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Cops want lawmakers to impose strict limits on body cam footage

MinnPost file photo by Bill Kelley

Well, if we’re going to have to fight to see the footage what’s the point? Another AP story says, “Minnesota lawmakers waded Thursday into a thorny debate over access to footage caught on police body cameras, which aim to increase trust but have raised privacy concerns. A police-backed proposal to put strict limits on who sees body camera videos was introduced in the House. A Senate version isn’t far behind, but even those most involved in the debate warn it’s a complex issue that may need more than one legislative session to solve.”

As you might expect the liberal OpenSecrets blog doesn’t have much patience with the campaign to repeal that medical device tax. Clark Mindock writes, “A number of Democrats are on board for the repeal too. In fact, the tax is anything but a wedge partisan issue. But the bipartisanship may not have much to do with ideology: Republican lawmakers heading the effort have clear ties to the medical device industry and so do many of the Democrats who have signed on as cosponsors to the repeal. … In the nonpresidential 2014 cycle, donations dropped back down to $6.3 million, about the same level as in 2010. The top recipient that cycle was Rep. Erik Paulsen (R-Minn.) who has sponsored several versions of legislation to knock out the tax and took in $92,549 from the industry. … Democrats received money from the medical device industry in 2014. Democratic Sens. Al Franken and Amy Klobuchar, both of Minnesota, came out on top of that list with $47,249 and $39,900 respectively.”

Speaking of Sen. Franken: Michael McAuliff at The Huffington Post writes, “With a bevy of fellow senators and natural gas industry experts angling to jack up profits by boosting gas exports, Sen. Al Franken (D-Minn.) had a reminder for them in a Senate hearing Thursday: You didn’t build that gas boom — taxpayers did. … ‘We’re hearing senators talk about discoveries of reserves of natural gas in their states as if this is just a discovery that happened out of nowhere,’ Franken said. ‘This is because of the taxpayers doing investments in research into three-dimensional microseismic imaging, done in Sandia National Labs.’”

It’s been too long since we last had a story about “The Chairman.” Allison Sherry of the Strib reports, “Minnesota’s Republican party was fined another $26,000 this week by the Federal Elections Commission for failing to disclose almost $250,000 in receipts, payments and debts from 2009 to 2011. This is the second large fine levied on the state party in four years. In 2011, the Commission fined the party $170,000 for misrepresenting its debts during the same time period. A second case was opened up in 2012 after the party’s former Chairman Anthony Sutton resigned and his then-finance chair alerted the party treasurer there were another $249,000 in invoices in Sutton’s office that had not been reported to the feds during their first investigation.” He was another guy who was reliably great copy.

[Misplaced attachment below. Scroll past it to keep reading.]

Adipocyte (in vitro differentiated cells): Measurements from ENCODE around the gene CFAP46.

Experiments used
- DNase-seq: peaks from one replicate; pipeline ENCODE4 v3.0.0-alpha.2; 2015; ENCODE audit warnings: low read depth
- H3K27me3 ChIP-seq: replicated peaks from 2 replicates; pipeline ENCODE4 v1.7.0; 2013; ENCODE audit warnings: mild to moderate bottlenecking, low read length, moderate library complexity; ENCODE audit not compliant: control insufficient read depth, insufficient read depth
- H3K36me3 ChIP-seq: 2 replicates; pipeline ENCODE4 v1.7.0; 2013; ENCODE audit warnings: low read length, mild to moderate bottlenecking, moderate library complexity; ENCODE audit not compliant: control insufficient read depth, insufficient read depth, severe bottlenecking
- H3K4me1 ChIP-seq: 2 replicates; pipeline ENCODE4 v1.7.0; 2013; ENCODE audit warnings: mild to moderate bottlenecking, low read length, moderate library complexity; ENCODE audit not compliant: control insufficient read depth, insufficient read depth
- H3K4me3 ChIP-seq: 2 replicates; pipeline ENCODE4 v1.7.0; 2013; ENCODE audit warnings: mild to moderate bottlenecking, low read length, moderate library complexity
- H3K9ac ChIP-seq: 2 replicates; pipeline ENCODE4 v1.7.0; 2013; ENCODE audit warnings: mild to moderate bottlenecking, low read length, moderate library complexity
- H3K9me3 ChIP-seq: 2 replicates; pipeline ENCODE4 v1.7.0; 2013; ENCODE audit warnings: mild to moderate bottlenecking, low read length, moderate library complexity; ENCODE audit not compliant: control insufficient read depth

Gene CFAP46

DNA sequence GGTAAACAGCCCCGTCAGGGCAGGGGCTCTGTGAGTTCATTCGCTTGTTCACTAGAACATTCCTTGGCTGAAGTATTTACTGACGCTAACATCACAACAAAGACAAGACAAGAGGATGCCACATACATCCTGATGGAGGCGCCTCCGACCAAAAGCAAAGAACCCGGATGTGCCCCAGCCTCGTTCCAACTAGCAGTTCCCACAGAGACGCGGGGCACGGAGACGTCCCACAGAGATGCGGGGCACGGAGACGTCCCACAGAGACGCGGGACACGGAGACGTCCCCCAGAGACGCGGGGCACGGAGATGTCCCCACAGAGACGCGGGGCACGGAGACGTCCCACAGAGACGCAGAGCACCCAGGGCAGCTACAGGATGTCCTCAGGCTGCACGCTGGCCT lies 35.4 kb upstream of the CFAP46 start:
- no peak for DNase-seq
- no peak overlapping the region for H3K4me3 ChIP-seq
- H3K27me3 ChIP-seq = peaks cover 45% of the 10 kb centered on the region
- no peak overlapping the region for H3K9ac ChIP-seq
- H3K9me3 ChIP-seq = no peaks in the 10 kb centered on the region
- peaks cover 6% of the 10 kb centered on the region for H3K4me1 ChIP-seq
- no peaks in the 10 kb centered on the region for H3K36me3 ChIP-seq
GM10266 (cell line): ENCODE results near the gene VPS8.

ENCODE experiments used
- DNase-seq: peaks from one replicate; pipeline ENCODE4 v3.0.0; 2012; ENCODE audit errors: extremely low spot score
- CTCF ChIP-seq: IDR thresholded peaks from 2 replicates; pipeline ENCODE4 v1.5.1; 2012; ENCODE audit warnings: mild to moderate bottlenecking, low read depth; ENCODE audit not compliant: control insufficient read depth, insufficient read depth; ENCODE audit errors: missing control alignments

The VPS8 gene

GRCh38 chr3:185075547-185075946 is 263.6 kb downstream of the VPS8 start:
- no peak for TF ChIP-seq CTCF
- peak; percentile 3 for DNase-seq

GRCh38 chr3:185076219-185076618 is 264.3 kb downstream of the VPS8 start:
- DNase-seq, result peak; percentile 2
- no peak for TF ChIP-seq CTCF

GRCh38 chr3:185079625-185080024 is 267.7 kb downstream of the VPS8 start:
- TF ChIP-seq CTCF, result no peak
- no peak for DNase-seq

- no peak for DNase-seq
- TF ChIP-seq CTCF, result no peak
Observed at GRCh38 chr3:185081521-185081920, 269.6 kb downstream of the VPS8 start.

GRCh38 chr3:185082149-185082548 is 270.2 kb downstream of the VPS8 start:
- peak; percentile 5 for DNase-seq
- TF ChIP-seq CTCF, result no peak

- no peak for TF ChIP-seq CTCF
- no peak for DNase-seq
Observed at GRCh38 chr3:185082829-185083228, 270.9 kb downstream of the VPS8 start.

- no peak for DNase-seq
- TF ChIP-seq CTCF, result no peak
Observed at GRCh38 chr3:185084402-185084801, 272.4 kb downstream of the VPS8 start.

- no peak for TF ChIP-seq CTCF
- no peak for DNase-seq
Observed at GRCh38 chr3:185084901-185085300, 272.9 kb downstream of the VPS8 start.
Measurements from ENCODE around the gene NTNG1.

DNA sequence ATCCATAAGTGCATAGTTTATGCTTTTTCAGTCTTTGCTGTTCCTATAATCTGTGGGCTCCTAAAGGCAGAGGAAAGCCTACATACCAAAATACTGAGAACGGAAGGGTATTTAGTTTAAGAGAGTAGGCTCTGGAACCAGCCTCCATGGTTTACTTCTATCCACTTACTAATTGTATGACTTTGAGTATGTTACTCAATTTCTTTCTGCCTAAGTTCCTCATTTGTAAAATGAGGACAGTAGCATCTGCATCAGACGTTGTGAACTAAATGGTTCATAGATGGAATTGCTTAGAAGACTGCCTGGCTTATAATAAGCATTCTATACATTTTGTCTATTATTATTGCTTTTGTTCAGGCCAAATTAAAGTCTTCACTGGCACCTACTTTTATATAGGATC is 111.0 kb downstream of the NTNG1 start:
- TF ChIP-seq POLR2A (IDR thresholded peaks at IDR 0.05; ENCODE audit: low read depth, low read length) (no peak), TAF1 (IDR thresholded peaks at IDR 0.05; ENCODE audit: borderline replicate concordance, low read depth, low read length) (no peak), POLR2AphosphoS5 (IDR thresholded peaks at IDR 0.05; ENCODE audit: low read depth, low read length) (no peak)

What was he going to say, really? The AP tells us, “A Minnesota man is pleading guilty to charges tied to a failed coup in the West African nation of Gambia. Forty-six-year-old Papa Faal of Brooklyn Park pleaded guilty Thursday to two counts. Faal admitted in court he bought semiautomatic rifles in Minnesota, broke them down, and hid them in barrels that were shipped to Gambia. Faal, a U.S. citizen of Gambian descent, said he participated in calls with others trying to overthrow Yahya Jammeh, president of the former British colony.”

Save the tullibee! In the Strib Jim Umhoeffer writes, “When anglers land a prize walleye, northern, lake trout or muskie, they usually don’t think about the modest tullibee, an important prey species found farther down the chain. Yet as the tullibee goes, so goes our beloved game fish. ‘Tullibees are a great “canary in the mineshaft” species,’ said Peter Jacobson, a DNR habitat research group supervisor. ‘If you have tullibee in a lake, you know things are pretty good. If they are declining, you know something is wrong.’ Yet there is a significant decline in tullibee numbers, Jacobson said.”